Hunters Point Shipyard

Image Courtesy Lennar Urban

Hunters Point Shipyard

Location: Hunters Point
Developer: Lennar Urban
General Contractor: Roberts-Obayashi, Cahill

The Hunters Point Shipyard is on its way to easing some of the growing pains San Francisco has recently been experiencing. Living space and office space have become a premium in the city and this $8 billion development is amping up construction. Lennar Urban sold out its first 88 townhouses in early 2015, hundreds more are currently in the works and Lennar said they are planning to start another 500 in 2016. A total of 12,000 homes are slated for the site. And as the tech boom continues, office space is needed. Industry giant Google is in talks with the developer to possibly take on part of the planned 3 million square feet of office and R&D space.

 
Trinity Place

Image courtesy of SF Planning Department

Trinity Place

Location: 1190 Mission St.
Developer: Sangiacomo Trinity Properties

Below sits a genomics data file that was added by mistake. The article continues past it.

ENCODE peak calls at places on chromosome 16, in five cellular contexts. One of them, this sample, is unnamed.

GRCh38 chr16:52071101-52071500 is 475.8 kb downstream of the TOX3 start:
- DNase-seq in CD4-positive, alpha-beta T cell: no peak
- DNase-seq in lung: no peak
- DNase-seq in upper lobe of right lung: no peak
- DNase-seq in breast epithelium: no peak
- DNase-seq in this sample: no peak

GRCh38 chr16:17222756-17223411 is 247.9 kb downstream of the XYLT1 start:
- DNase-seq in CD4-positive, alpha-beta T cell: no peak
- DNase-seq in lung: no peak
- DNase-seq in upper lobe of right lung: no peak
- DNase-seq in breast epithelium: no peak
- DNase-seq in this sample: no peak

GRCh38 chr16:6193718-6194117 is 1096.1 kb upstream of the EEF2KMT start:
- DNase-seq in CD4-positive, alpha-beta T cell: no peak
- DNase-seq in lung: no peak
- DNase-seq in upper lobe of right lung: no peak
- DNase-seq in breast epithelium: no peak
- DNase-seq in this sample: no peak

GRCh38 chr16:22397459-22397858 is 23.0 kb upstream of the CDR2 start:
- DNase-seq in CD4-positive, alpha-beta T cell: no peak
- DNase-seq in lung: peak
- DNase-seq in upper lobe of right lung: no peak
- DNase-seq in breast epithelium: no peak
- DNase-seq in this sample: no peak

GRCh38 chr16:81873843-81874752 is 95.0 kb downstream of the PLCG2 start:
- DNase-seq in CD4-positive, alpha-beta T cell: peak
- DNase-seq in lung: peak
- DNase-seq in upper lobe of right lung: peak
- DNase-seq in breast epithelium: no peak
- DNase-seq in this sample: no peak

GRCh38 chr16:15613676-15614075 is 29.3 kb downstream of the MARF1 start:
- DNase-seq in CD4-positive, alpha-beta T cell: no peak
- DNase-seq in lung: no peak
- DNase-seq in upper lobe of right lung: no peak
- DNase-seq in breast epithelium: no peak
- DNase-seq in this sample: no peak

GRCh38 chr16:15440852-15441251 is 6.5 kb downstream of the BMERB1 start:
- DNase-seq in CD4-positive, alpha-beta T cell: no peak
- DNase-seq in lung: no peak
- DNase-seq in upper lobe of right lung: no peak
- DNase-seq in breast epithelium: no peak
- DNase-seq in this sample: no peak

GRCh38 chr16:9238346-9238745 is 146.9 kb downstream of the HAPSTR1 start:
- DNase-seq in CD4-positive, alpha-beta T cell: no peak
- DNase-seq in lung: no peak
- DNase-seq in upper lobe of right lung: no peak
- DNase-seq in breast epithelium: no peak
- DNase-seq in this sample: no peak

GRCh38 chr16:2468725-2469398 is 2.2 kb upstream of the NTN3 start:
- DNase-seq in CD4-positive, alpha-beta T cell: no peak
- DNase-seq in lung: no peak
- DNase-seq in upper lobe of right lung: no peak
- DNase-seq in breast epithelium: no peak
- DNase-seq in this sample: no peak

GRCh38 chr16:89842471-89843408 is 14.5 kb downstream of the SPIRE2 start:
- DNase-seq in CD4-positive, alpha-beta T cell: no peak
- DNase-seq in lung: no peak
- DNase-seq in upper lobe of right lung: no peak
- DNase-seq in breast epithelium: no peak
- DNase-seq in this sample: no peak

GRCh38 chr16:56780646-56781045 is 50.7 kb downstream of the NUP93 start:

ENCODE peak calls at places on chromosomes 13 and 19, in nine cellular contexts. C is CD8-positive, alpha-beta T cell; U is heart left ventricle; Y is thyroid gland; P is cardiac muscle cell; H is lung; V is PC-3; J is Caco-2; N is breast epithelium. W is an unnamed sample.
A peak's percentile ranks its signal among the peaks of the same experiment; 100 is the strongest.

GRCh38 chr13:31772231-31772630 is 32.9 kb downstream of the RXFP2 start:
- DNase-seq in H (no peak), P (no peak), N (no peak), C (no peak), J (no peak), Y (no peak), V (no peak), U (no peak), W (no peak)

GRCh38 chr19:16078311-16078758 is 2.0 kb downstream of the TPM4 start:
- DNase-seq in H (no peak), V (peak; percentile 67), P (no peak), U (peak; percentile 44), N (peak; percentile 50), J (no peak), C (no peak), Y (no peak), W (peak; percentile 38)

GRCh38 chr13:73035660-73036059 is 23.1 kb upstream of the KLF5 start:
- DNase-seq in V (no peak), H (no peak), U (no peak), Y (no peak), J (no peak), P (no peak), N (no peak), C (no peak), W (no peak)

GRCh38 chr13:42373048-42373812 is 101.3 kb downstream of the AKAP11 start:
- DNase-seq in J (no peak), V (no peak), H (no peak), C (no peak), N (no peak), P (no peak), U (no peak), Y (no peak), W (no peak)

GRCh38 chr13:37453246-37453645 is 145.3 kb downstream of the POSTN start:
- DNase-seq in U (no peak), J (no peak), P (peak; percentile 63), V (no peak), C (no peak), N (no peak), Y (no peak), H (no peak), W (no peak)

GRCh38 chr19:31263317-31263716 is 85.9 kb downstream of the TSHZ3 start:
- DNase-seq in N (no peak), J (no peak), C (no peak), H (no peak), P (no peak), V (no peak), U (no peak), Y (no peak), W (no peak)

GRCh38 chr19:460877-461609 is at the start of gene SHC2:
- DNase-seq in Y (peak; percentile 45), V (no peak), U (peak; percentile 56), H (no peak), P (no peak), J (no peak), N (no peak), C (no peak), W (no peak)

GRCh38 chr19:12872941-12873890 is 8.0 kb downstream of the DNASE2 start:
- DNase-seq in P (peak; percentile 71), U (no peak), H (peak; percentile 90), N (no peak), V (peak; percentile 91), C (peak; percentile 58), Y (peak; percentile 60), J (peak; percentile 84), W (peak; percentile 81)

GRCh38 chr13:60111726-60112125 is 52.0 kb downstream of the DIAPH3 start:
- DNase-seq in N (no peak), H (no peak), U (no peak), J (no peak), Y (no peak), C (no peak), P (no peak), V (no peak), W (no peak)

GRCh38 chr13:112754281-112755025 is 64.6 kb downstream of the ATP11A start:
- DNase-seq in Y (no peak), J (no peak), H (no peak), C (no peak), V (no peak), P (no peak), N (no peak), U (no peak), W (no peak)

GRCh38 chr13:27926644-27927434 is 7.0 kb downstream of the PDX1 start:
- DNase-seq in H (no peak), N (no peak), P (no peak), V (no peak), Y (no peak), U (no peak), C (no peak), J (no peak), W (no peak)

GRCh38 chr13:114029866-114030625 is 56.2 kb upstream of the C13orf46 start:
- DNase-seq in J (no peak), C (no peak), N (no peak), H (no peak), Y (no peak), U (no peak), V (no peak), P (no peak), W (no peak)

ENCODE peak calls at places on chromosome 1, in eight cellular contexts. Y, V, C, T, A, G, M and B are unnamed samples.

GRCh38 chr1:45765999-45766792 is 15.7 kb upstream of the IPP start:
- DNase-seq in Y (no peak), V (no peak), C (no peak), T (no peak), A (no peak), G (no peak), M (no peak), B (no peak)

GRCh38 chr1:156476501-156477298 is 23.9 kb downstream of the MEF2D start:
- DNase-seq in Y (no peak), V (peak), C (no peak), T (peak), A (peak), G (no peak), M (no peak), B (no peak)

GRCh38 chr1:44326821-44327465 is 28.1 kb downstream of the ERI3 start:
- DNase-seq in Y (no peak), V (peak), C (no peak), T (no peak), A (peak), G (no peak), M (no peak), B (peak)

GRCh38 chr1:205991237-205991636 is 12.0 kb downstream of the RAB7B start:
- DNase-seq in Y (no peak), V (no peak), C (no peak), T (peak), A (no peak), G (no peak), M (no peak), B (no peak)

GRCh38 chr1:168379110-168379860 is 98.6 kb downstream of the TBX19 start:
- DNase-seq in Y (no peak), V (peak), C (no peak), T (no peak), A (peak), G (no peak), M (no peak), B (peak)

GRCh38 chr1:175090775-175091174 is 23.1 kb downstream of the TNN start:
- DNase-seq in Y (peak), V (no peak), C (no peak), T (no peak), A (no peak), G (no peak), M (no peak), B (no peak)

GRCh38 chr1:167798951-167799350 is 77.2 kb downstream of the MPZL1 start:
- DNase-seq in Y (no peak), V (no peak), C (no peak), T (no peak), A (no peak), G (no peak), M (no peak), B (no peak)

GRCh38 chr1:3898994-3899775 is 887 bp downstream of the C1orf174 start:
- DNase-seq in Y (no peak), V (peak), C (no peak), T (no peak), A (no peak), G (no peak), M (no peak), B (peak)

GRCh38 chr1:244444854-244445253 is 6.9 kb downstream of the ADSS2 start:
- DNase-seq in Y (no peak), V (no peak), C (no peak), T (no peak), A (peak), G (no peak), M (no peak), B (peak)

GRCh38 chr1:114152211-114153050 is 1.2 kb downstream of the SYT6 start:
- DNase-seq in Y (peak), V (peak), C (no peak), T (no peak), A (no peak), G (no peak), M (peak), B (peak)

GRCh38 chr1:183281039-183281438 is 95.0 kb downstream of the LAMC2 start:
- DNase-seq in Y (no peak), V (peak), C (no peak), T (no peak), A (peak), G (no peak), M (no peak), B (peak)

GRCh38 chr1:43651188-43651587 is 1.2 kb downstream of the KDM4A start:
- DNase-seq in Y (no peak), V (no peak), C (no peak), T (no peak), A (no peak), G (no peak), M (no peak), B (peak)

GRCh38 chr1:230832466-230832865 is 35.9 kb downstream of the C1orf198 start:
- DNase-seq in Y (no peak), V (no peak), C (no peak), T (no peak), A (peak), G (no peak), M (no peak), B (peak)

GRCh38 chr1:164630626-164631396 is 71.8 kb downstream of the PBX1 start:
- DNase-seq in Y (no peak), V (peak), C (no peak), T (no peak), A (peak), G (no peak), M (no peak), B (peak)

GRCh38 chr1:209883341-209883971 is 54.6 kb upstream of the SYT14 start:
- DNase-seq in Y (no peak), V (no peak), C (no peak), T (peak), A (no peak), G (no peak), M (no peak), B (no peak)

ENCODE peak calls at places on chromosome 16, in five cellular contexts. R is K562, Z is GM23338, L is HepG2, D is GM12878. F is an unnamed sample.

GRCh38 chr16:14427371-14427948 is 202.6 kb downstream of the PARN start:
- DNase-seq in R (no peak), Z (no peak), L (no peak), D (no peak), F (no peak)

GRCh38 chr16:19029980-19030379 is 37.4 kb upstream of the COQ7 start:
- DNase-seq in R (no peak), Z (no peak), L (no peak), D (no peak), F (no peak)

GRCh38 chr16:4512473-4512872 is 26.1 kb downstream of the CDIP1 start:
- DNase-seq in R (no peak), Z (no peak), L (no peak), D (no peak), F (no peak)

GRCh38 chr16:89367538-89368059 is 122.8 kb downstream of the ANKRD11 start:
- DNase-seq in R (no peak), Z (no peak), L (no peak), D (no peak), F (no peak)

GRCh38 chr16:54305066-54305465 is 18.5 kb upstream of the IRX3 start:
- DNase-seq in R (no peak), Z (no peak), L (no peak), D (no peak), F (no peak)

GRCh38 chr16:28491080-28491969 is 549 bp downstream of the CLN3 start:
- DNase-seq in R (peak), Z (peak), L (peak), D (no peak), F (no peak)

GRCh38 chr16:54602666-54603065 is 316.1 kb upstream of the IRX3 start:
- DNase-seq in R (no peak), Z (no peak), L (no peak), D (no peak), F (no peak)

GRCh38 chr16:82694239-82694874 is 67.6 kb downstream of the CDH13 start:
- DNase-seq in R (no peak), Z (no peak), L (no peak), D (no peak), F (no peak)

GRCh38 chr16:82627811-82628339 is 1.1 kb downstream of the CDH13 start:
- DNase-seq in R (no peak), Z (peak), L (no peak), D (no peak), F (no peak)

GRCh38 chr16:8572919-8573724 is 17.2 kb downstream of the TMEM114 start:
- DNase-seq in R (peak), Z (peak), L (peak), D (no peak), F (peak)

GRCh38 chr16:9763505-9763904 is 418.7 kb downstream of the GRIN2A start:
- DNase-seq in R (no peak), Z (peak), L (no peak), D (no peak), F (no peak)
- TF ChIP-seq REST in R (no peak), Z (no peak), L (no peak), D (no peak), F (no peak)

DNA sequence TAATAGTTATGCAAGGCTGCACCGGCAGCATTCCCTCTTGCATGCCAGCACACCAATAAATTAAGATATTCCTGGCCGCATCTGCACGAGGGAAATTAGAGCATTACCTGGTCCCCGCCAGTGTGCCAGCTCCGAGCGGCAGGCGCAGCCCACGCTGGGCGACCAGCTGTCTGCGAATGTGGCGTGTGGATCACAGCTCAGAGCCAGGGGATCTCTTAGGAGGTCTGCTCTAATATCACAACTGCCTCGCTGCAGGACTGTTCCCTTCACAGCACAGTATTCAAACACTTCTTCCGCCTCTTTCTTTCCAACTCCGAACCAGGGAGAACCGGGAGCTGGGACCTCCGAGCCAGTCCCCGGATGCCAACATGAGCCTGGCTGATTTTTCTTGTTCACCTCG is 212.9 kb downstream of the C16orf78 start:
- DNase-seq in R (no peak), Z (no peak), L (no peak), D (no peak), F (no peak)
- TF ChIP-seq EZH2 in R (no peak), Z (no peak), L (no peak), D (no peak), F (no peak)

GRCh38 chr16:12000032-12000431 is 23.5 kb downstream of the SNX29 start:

General Contractor: Swinerton

What once was Trinity Plaza will soon be Trinity Place. In the continuing story of adding units to the cramped San Francisco cityscape, the complex will feature a whopping 1,900 new apartments ranging from studios to two bedrooms. To accommodate that many residents, Trinity will have 1,450 parking spaces and 60,000 square feet of ground-floor retail. It boasts luxury amenities including a fitness center, laundry on every floor, and bike storage; easy access to public transportation, as well as a community piazza that pays homage to the Venus de Milo. Trinity Place is essentially a next generation of Trinity Plaza, a motel turned apartment building which was demolished. Trinity Place is from the legendary Sangiacomo family, whose patriarch Angelo Sangicomo passed away at 91 earlier this month.

 
San Francisco General Hospital

Image courtesy Zuckerberg San Francisco General